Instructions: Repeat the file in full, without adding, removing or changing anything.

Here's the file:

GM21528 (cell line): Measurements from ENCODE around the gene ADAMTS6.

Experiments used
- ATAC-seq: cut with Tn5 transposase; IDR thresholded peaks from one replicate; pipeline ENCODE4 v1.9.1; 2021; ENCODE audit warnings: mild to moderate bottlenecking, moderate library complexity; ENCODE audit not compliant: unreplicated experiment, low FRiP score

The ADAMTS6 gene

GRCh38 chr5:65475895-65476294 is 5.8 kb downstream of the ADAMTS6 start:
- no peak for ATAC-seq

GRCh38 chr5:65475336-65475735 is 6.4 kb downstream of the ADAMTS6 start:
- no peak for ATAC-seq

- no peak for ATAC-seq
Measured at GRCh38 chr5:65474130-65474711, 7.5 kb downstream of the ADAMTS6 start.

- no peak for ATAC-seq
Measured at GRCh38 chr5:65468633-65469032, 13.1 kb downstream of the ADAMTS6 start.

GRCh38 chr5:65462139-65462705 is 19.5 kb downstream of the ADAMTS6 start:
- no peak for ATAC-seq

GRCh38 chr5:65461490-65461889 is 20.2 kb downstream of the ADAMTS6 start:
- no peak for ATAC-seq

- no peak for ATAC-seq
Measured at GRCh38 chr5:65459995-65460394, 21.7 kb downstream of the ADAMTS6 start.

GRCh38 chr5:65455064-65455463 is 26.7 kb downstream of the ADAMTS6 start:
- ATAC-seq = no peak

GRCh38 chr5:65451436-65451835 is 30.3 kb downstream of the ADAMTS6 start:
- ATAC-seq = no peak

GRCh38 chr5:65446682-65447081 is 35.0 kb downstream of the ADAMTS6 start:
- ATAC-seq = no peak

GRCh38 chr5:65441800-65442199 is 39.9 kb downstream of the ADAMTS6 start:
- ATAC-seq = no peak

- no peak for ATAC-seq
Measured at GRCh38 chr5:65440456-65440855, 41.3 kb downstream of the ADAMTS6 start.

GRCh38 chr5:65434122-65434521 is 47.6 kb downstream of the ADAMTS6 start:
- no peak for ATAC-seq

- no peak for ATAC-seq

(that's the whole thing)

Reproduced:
GM21528 (cell line): Measurements from ENCODE around the gene ADAMTS6.

Experiments used
- ATAC-seq: cut with Tn5 transposase; IDR thresholded peaks from one replicate; pipeline ENCODE4 v1.9.1; 2021; ENCODE audit warnings: mild to moderate bottlenecking, moderate library complexity; ENCODE audit not compliant: unreplicated experiment, low FRiP score

The ADAMTS6 gene

GRCh38 chr5:65475895-65476294 is 5.8 kb downstream of the ADAMTS6 start:
- no peak for ATAC-seq

GRCh38 chr5:65475336-65475735 is 6.4 kb downstream of the ADAMTS6 start:
- no peak for ATAC-seq

- no peak for ATAC-seq
Measured at GRCh38 chr5:65474130-65474711, 7.5 kb downstream of the ADAMTS6 start.

- no peak for ATAC-seq
Measured at GRCh38 chr5:65468633-65469032, 13.1 kb downstream of the ADAMTS6 start.

GRCh38 chr5:65462139-65462705 is 19.5 kb downstream of the ADAMTS6 start:
- no peak for ATAC-seq

GRCh38 chr5:65461490-65461889 is 20.2 kb downstream of the ADAMTS6 start:
- no peak for ATAC-seq

- no peak for ATAC-seq
Measured at GRCh38 chr5:65459995-65460394, 21.7 kb downstream of the ADAMTS6 start.

GRCh38 chr5:65455064-65455463 is 26.7 kb downstream of the ADAMTS6 start:
- ATAC-seq = no peak

GRCh38 chr5:65451436-65451835 is 30.3 kb downstream of the ADAMTS6 start:
- ATAC-seq = no peak

GRCh38 chr5:65446682-65447081 is 35.0 kb downstream of the ADAMTS6 start:
- ATAC-seq = no peak

GRCh38 chr5:65441800-65442199 is 39.9 kb downstream of the ADAMTS6 start:
- ATAC-seq = no peak

- no peak for ATAC-seq
Measured at GRCh38 chr5:65440456-65440855, 41.3 kb downstream of the ADAMTS6 start.

GRCh38 chr5:65434122-65434521 is 47.6 kb downstream of the ADAMTS6 start:
- no peak for ATAC-seq

- no peak for ATAC-seq